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Old 02-13-2019, 06:39 AM   #37
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ETA: It looks like pb4uski beat me to the break even point analysis.

OP, here is another way to look at the decision. Assuming you take the lump sum, the following shows the average annual return you need to achieve to match the pension payout at various ages. If you can beat this return or if both annuitants die early, you are better off with the lump sum. If you cannot beat this return you are better off with the pension. IOW, these are the return break even points at various ages. (Age refers to the death age of the last surviving spouse. Return refers to the average annual return required to match the pension. Probability refers to the chance at least one spouse will attain this age. This is based on the joint pension option.)

Age....Return.....Probability*

80......3.1%.........85%
85......4.0%.........68%
90......4.7%.........43%
95......5.2%.........18%

Age 90 Example
 4.70%
 $86,568
 $1,426,000
  
  
58$1,416,227
59$1,396,222
60$1,375,276
61$1,353,346
62$1,330,385
63$1,306,345
64$1,281,176
65$1,254,823
66$1,227,232
67$1,198,343
68$1,168,098
69$1,136,430
70$1,103,274
71$1,068,560
72$1,032,215
73$994,161
74$954,318
75$912,603
76$868,928
77$823,199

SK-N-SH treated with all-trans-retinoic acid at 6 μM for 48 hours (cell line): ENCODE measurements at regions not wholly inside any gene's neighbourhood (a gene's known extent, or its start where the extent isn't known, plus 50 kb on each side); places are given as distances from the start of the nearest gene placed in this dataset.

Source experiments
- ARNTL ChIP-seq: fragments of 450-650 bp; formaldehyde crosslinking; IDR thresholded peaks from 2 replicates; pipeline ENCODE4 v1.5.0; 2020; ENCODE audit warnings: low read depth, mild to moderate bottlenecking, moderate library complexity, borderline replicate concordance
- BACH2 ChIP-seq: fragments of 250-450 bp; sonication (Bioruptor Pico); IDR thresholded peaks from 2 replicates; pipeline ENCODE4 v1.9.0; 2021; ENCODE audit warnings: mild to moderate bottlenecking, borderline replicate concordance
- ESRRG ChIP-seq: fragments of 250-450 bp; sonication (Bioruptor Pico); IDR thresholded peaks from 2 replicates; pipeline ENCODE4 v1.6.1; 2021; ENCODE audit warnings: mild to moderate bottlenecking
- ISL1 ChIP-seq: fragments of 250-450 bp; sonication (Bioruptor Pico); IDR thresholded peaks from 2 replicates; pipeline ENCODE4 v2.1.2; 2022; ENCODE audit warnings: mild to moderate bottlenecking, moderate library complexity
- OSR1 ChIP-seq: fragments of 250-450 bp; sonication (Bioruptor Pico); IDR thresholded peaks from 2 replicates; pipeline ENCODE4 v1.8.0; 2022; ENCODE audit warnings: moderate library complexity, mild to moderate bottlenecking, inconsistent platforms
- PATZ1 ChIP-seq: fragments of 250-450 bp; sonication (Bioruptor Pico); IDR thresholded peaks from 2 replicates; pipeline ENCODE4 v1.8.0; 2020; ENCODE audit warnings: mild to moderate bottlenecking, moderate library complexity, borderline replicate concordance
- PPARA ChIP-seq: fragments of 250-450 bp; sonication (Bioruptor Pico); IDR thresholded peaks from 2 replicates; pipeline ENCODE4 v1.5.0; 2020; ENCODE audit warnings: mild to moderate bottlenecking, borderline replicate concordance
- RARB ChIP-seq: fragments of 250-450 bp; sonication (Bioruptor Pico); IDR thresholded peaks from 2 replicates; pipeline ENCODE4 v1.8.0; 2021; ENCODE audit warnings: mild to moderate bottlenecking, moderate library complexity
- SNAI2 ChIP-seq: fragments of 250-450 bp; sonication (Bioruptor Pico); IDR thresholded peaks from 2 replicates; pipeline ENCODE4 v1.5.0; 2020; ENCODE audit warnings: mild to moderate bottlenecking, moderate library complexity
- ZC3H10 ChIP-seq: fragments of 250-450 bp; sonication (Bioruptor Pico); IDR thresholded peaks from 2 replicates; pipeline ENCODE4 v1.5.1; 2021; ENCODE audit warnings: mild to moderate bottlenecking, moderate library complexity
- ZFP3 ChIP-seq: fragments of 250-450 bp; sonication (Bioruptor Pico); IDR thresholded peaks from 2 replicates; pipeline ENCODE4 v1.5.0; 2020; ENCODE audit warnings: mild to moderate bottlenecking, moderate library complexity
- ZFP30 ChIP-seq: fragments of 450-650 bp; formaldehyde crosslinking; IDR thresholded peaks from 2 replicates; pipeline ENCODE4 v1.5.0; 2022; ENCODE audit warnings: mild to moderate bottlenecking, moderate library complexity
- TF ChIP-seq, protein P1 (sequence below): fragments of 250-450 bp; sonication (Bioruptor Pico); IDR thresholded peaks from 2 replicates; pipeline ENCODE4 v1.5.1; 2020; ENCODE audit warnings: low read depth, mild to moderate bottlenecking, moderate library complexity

78$775,322
79$725,194
80$672,710
81$617,759
82$560,226
83$499,988
84$436,920
85$370,887
86$301,751
87$229,365
88$153,577
89$74,227
90-$8,852
91-$95,836
92-$186,908
93-$282,261
94-$382,095
95-$486,622

ETA: *Added Kitces joint mortality percentages.
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Old 02-13-2019, 06:51 AM   #38
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Can someone answer the question, if you take a pension like in this case, what happens to the funds if both pass away lets say 2 years of receiving the pension?
This maybe something to think about also, before one makes a decision. Can anyone answer that question I have no idea what would happen to all that money left on the table??
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Old 02-13-2019, 07:00 AM   #39
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Can someone answer the question, if you take a pension like in this case, what happens to the funds if both pass away lets say 2 years of receiving the pension?
This maybe something to think about also, before one makes a decision. Can anyone answer that question I have no idea what would happen to all that money left on the table??
The payments stop and the estate receives nothing. The insurance company keeps all of the funds. But, the reserve is also true. If you live longer than expected, the insurance company is required to keep making payments. (Some annuities have options that require payments for a certain number of years, say 10 or 20.) In this case the payments would continue per the agreement to the heirs. I do not think the OP has the guaranteed payment option.
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Old 02-13-2019, 07:54 AM   #40
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DO you have the ability to roll the lump sum to an IRA - now or in the future? We had a plan that had to stay with the trustee plan for one year, but rolled it over as soon as we could.